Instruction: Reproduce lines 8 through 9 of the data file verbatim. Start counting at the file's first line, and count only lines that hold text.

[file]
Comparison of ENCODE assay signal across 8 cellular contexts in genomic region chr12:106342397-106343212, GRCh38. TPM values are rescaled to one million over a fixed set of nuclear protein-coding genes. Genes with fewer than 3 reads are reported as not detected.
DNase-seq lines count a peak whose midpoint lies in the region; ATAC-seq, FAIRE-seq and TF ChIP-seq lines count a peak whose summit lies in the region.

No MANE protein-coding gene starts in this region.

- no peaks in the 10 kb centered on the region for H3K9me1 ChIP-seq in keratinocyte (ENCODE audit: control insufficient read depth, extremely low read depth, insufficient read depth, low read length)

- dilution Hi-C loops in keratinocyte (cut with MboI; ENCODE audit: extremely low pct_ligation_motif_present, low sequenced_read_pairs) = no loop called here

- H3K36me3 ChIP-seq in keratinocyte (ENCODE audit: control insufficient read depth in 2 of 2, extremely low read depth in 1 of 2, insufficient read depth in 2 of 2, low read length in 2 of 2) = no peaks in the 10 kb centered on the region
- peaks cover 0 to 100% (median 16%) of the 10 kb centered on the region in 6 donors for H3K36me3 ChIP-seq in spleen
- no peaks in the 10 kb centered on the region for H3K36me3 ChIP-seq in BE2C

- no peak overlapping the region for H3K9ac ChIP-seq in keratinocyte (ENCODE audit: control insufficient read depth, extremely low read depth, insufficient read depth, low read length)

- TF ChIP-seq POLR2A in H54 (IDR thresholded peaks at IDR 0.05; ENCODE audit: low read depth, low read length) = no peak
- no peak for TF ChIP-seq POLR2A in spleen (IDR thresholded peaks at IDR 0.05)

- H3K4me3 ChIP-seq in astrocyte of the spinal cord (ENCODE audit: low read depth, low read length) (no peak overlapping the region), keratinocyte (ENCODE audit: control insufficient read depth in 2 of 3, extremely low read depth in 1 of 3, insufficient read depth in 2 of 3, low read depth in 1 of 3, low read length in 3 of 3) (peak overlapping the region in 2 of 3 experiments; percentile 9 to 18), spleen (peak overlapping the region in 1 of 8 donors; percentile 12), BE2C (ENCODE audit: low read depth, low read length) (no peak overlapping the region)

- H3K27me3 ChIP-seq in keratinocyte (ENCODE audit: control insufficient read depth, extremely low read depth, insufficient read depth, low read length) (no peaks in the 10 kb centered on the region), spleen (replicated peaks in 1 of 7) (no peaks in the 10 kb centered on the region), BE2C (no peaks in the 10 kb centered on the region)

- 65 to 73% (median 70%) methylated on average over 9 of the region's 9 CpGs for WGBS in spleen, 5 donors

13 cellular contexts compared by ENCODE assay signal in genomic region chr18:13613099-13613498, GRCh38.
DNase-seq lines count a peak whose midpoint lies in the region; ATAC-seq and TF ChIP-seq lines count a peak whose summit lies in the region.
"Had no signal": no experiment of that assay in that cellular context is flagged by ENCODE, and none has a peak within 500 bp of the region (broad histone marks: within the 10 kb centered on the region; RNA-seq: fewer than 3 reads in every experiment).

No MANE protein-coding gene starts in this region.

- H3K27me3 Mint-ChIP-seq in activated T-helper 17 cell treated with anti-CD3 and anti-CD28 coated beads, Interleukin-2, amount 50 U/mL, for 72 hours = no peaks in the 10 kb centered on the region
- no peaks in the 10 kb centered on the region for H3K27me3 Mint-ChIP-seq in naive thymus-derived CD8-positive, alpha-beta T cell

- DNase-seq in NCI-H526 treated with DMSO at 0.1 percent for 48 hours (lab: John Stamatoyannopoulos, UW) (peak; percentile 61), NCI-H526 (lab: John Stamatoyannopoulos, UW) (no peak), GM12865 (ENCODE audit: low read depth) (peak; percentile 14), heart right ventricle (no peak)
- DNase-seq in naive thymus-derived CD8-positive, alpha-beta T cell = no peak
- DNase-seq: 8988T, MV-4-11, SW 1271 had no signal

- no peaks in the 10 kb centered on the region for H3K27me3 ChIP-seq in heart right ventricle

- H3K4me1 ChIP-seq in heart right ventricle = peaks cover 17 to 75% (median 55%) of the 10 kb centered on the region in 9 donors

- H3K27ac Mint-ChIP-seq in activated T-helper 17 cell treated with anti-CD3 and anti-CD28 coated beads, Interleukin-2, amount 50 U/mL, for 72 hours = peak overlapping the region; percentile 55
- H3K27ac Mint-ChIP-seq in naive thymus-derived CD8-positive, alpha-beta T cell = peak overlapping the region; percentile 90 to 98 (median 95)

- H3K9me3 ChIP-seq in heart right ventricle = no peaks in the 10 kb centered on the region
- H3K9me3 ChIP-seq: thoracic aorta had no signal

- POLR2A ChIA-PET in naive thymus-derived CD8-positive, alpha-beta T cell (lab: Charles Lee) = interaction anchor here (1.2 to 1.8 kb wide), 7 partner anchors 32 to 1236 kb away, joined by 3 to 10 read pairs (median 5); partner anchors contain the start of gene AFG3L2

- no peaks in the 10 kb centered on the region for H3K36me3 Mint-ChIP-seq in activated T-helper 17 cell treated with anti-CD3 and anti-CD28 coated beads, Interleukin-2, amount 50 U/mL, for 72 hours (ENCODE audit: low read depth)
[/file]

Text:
- no peaks in the 10 kb centered on the region for H3K36me3 ChIP-seq in BE2C

- no peak overlapping the region for H3K9ac ChIP-seq in keratinocyte (ENCODE audit: control insufficient read depth, extremely low read depth, insufficient read depth, low read length)